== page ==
Game Development Reference
In-Depth Information
Figure 10.5 Completed pairwise combinatorial table for three Jedi combat parameters.
The number of choices (values) tested for a given parameter is referred to as its dimension .
Tables are characterized by the dimensions of each parameter. They can be written in
descending order, with a superscript to indicate the number of parameters of each
dimension. In this way, the Jedi combat table completed in Figure 10.5 is described as
a 2 3 table. A table with one parameter of three values, two parameters of four values,
and three parameters of two values is described as a 4 2 3 1 2 3 . Another way to describe
the characteristics of the table is to list the parameter dimensions individually in
descending order with a dash in between each value. Using this notation, the Jedi
combat table is a 2-2-2 table, and the second example mentioned above is described
as 4-4-3-2-2-2. You can see how the second notation takes up a lot of space when there
are a lot of parameters. Use whichever one works best for you.
Create pairwise tables of any size for your game tests using the following short and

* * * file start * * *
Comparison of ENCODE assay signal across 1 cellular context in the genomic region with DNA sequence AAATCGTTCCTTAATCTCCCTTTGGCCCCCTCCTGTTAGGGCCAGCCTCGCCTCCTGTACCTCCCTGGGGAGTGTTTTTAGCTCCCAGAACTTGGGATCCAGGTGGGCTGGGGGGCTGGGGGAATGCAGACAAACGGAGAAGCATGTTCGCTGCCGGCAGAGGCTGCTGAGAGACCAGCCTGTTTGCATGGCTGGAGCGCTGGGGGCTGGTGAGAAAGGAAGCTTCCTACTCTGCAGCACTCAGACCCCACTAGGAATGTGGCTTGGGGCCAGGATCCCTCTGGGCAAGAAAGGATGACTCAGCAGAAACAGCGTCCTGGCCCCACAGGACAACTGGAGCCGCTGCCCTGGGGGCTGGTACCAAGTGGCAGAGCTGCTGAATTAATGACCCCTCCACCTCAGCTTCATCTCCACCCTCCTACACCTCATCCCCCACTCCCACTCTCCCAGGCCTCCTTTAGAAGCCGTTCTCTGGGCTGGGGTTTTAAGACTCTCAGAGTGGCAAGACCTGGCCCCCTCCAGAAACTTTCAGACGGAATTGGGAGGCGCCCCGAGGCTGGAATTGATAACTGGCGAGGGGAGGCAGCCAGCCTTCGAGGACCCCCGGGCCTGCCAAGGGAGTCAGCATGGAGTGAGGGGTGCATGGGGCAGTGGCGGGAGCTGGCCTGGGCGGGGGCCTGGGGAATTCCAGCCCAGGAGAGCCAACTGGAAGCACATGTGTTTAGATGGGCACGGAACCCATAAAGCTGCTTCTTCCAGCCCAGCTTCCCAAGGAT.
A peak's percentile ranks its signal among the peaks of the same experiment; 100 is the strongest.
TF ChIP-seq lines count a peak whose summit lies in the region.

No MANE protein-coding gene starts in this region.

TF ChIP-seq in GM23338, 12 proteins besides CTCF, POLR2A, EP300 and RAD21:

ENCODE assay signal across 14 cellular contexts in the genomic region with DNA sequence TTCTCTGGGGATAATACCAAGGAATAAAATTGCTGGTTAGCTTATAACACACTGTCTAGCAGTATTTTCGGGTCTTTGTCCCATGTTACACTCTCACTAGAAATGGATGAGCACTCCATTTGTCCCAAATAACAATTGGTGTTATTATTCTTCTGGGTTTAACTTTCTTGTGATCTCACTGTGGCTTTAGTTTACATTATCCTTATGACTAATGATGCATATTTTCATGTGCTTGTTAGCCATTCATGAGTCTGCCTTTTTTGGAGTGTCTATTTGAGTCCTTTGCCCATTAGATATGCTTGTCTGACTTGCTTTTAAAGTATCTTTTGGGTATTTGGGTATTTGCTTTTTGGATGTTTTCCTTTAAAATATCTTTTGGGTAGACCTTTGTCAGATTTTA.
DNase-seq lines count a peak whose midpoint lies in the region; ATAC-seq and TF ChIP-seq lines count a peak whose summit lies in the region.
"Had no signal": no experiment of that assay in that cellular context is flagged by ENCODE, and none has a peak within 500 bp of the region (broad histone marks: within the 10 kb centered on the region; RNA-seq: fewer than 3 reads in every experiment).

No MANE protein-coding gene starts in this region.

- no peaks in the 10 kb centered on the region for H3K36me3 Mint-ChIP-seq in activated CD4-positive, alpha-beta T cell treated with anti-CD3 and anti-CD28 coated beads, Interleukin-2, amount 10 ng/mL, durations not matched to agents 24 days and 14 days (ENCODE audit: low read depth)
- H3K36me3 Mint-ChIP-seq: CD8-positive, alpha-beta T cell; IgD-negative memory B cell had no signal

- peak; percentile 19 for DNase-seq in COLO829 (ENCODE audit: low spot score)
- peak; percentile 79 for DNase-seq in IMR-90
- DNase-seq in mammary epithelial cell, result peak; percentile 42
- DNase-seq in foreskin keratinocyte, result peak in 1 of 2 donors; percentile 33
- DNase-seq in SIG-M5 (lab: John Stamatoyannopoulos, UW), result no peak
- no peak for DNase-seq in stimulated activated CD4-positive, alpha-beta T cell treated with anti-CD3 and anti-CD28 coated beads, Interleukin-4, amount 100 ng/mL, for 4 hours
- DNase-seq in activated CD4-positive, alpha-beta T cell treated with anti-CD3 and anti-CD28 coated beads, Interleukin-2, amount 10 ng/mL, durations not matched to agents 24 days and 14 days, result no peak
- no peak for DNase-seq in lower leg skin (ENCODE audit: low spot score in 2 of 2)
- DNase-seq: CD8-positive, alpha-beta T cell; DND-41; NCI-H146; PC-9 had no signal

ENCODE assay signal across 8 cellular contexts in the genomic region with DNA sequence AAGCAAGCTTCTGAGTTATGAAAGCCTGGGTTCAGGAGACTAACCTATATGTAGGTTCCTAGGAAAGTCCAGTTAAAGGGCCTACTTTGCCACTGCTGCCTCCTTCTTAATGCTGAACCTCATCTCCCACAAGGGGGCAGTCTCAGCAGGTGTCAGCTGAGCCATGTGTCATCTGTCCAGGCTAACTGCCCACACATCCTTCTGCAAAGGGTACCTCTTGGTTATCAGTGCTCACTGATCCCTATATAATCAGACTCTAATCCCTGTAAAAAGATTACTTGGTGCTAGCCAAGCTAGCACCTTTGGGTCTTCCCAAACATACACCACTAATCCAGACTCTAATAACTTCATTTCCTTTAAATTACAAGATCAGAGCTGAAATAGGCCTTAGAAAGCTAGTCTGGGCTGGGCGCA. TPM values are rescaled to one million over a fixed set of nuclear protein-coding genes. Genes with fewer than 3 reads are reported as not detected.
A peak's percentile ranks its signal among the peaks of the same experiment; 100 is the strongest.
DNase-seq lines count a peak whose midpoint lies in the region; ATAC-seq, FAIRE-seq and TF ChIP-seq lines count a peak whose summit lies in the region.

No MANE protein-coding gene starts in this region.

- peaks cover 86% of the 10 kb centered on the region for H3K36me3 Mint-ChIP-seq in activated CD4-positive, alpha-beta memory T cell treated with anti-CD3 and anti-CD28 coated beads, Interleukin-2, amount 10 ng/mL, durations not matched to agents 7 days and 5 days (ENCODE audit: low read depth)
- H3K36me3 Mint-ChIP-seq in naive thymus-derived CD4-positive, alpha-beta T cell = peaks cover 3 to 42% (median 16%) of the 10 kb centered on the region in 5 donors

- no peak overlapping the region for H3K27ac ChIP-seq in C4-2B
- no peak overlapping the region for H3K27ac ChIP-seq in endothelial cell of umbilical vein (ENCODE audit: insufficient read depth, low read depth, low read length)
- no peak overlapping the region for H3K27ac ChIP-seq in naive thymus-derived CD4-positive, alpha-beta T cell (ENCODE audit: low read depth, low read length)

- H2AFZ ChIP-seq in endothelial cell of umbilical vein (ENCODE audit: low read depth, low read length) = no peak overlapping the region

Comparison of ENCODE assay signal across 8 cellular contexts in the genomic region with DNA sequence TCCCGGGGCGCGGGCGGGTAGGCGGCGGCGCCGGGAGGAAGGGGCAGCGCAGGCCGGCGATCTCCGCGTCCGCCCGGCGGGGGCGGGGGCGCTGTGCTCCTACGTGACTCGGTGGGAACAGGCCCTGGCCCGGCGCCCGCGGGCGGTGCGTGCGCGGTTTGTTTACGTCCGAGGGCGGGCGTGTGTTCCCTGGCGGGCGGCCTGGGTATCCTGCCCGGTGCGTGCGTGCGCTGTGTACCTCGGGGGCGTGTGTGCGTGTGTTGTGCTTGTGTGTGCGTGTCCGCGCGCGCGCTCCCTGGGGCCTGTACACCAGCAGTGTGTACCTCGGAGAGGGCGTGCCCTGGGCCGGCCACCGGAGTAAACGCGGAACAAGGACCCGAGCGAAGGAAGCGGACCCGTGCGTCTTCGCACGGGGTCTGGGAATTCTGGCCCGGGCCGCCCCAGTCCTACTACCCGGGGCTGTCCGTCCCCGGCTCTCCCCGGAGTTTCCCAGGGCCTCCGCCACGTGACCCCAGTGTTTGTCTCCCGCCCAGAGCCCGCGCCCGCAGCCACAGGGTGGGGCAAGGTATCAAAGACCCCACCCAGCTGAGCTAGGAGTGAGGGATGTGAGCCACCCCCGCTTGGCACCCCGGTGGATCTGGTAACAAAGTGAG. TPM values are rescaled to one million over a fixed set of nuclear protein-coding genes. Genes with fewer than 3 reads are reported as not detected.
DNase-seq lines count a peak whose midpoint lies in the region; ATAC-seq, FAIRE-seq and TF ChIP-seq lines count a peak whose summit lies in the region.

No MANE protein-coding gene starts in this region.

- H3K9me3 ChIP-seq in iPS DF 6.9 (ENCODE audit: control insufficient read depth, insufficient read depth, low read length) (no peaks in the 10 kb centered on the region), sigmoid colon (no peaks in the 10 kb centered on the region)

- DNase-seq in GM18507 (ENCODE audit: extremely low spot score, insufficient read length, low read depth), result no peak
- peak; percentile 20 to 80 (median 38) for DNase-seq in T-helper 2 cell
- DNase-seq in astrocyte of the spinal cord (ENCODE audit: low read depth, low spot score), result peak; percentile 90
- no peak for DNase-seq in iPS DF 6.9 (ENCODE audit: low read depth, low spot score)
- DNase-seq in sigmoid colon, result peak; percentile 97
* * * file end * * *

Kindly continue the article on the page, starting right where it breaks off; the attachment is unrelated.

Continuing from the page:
simple process. These steps may not always produce the optimum (smallest possible)
size table, but you will still get an efficient table.
1. Choose the parameter with the highest dimension.
2. Create the first column by listing each test value for the first parameter N
times, where N is the dimension of the next-highest dimension parameter.
3. Start populating the next column by listing the test values for the next
4. For each remaining row in the table, enter the parameter value in the new
column that provides the greatest number of new pairs with respect to all
of the preceding parameters entered in the table. If no such value can be
found, alter one of the values previously entered for this column and
resume this step.
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